Shareholders in the London Stock Exchange are expected to support the bourse's decision to buy Milan-based Borsa Italiana, LSE Chief Executive Clara Furse said on Wednesday.
We expect shareholders to support this transaction, Furse told Reuters.
If you look at this transaction from a shareholder perspective, it's an attractive proposition, Furse said.
The U.S. Nasdaq stock exchange owns 30 percent of the LSE, following a failed bid for Europe's biggest share market.
LSE shares fell as much as 8 percent on Monday amid speculation that Nasdaq might oppose the deal to buy Borsa Italiana, or might abandon its interest in a bid for the LSE and sell its 30 percent stake.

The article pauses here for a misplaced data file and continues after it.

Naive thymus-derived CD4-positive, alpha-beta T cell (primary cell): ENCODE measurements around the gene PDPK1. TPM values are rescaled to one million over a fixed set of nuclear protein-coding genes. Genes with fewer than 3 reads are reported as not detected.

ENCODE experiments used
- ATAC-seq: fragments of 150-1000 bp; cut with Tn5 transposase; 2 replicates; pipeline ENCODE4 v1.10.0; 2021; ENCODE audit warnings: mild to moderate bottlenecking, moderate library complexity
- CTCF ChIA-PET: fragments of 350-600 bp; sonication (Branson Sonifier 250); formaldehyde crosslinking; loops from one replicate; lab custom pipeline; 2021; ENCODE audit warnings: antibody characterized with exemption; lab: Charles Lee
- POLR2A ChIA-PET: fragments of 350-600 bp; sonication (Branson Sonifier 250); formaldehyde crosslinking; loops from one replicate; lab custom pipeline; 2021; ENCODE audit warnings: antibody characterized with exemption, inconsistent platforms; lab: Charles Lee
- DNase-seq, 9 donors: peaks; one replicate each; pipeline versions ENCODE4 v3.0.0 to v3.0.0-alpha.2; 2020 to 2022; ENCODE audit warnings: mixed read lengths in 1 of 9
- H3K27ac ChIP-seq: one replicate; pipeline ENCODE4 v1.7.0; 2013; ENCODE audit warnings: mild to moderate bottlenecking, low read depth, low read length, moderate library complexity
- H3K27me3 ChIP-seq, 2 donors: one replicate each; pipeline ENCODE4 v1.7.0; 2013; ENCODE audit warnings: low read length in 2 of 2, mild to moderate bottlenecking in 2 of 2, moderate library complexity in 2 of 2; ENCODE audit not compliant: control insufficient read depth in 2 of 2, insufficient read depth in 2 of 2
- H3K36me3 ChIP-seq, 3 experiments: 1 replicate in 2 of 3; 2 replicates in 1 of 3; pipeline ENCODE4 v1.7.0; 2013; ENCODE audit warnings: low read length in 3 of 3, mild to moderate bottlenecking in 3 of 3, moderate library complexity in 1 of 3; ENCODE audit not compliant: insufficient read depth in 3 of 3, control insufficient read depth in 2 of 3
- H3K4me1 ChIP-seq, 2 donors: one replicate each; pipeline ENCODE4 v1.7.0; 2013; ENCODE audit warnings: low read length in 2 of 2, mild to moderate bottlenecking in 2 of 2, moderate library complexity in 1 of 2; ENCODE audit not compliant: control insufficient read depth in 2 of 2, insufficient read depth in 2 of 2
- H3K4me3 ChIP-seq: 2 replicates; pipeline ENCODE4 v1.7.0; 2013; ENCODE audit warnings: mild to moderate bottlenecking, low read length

At 0937 GMT, shares in LSE were down 0.5 percent at 1,316 pence, in line with the FTSE 100 index.
The LSE said on Saturday it had signed a deal to acquire the Milan bourse for 1.6 billion euros ($2.15 billion), the latest in a series of moves to consolidate the world's exchanges.
Furse, in Belgium for a conference, said there were no plans to sell the combined company's MTS bond-trading platform, which dominates trading in euro zone government bonds and is currently part of Borsa Italiana, if the deal is completed.
Our interest would not be to sell it, Furse said.
Inter-dealer broking company ICAP, led by Michael Spencer, also wants to buy MTS, a source familiar with the matter has said.